Thanks to DOJ OK, liquor companies saved 50 percent using predictive coding
Two beer companies seeking to merge won Justice Department approval after a review that used technology to find relevant electronic documents.
The U.S. Department of Justice gave its OK to the use of a computerized document search using predictive coding in its review of the proposed merger of Anheuser-Busch InBev and Grupo Modelo, the Wall Street Journal (sub. req.) reports. The technology was used to help sift through a million documents from Constellation Liquors, a liquor company that would buy assets in the deal, and from Crown Imports, a joint venture between Constellation and Modelo.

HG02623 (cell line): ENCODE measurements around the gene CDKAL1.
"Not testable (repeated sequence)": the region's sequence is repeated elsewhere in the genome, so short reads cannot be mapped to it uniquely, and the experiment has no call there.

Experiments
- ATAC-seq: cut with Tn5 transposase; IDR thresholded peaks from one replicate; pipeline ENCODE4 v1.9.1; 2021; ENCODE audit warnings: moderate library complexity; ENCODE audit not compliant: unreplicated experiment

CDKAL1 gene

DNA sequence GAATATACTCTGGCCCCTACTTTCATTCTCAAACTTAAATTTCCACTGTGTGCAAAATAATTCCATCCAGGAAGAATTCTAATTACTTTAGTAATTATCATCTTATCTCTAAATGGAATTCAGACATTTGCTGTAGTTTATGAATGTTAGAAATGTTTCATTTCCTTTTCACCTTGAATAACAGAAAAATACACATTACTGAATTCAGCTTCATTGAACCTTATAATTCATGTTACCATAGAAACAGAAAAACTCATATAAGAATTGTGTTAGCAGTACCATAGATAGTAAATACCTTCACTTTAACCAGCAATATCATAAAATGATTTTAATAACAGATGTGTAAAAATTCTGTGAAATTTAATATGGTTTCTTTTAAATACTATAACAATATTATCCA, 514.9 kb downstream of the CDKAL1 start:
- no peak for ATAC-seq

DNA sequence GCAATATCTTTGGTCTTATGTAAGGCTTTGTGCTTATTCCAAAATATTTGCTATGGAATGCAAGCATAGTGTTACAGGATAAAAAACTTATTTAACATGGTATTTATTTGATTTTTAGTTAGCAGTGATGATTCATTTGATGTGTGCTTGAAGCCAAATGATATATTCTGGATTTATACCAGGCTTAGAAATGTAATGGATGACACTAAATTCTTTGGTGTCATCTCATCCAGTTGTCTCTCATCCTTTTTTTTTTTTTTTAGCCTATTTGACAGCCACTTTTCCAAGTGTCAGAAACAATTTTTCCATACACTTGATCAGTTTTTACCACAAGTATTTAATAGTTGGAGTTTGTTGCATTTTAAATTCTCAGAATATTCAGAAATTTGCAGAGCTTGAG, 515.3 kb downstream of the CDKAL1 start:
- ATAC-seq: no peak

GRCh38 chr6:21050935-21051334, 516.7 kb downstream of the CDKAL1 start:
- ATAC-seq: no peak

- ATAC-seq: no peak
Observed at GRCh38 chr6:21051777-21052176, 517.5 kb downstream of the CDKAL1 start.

Warren Rosborough, a partner at McDermott Will & Emery, told the Wall Street Journal that the use of predictive coding cut e-discovery costs in half. “Something that would easily cost three, four, five million dollars, you can do in the range of one to two,” said Rosborough, who represented Constellation and Crown Imports.
The lawyers used software from kCura Corp. in a process that starts with a manual review to train the software to recognize relevant documents.
The Justice Department dropped its challenge to the merger in April after the two beer companies agreed to sell Grupo’s U.S. business to Constellation.
Prior coverage of predictive coding:
ABA Journal: “Law by the Numbers: Predictive coding is on the rise in courts”
ABAJournal.com: “Is predictive coding better than lawyers at document review?”
ABAJournal.com: “Lawyer for E-Discovery Company Predicts Predictive Coding Will Become an Ethical Obligation”